Nonprofit burnout is a constant challenge given the weight and magnanimity of the issues we are tackling. We may be acutely aware of how large the issue is and how small a percentage of people are actually getting helped. We may also be too aware of the long hours, few benefits, and generally speaking lower than market rate pay we’re receiving as social sector employees. Often times this spills out as negativity in the work place. Here are some tips for finding out if you’re the toxic person at work, and how to redirect.
Focus on Your Growth
Taking a step back can feel uncomfortable and possibly even irresponsible with your to do list constantly growing. Despite that, continuing to grow in your role and as a professional in the field is critical to not getting disenchanted with the social sector. Focusing on your growth offers opportunities for collaboration, connection, and re-energized fresh approaches to your work.
Create Spaces for Reflection
When we work somewhere that is dealing with major issues, like hunger or child abuse, we often burnout or are pulled in so many directions that we might not be desensitized to how we talk about our work. We might complain, we might talk a bit too objectively about really difficult issues, and we might feel overwhelmed by moving the needle. Consider what time we set aside for reflection. While it might feel like it’s taking time away from other mission focused work, remind yourself that this self care allows you to bring your whole self more effectively to work.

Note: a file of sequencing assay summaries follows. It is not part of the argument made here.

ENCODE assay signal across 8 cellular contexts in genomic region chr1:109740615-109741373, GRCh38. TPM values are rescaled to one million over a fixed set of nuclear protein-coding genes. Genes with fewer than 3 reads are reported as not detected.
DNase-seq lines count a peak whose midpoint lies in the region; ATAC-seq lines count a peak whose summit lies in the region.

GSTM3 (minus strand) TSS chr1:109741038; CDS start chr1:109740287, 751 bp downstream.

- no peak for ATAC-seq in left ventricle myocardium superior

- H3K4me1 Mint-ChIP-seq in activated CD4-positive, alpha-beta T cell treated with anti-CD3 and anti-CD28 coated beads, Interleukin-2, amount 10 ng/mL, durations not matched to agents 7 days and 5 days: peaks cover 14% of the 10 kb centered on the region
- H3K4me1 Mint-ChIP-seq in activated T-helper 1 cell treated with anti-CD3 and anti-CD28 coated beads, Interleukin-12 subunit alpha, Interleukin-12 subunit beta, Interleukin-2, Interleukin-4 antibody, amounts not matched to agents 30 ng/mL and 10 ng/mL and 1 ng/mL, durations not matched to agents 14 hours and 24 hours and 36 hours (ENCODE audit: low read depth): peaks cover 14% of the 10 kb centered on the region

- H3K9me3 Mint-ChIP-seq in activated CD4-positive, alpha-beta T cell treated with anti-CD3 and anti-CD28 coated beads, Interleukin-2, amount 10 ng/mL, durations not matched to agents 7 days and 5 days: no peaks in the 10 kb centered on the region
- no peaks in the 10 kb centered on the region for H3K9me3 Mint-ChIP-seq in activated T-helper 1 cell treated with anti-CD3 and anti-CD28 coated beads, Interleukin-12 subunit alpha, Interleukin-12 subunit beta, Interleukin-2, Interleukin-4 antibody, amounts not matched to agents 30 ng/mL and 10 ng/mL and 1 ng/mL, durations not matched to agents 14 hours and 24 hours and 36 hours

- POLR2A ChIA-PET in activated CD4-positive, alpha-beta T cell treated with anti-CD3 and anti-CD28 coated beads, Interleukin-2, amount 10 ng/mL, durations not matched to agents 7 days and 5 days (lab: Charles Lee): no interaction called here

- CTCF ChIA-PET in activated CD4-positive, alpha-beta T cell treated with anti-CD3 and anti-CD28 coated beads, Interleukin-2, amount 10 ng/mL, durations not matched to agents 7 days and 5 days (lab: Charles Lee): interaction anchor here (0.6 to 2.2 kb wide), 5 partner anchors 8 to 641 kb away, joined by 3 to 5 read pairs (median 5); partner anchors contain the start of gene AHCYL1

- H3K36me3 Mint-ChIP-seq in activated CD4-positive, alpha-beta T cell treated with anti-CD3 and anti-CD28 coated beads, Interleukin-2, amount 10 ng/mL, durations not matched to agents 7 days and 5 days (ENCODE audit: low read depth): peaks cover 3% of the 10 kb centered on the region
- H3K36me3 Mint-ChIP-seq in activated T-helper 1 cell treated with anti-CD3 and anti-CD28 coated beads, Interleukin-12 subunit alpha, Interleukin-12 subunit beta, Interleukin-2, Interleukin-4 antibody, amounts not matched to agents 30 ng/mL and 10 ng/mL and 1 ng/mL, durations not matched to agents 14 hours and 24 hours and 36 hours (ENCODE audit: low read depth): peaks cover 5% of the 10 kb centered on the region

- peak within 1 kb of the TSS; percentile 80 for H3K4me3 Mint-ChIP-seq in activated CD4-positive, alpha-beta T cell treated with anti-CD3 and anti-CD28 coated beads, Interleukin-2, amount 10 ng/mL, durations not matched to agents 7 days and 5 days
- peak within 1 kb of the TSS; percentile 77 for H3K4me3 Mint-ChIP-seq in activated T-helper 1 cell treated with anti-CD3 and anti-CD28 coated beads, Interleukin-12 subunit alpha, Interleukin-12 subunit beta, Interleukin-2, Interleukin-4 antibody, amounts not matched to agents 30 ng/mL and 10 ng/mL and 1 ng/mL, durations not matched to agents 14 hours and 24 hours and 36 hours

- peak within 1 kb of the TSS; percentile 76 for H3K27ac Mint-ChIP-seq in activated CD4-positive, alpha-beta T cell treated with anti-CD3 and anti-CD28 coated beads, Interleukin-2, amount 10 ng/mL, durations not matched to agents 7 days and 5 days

- Being a manager is a skill that we need to cultivate like any other. While some start out with natural propensities, we each can always learn new strategies to being the best manager, and investing in ourselves only helps us better deliver on the missions we’re trying to serve. Indiana University’s Lilly School of Philanthropy offers a Certificate in Nonprofit Management and the University of Southern California offers a Master of Nonprofit Leadership and Management.
- Try spending time in constructive reflection, like using the Simple Habit meditation app, or following Vu Le’s guided reflection for nonprofit employees.
- Build connections through formal programs that will support your growth. Take a look at the American Express Leadership Academy, Southern California Grantmaker’s Peer to Peer Networks, or the Aspen Global Leadership Network.
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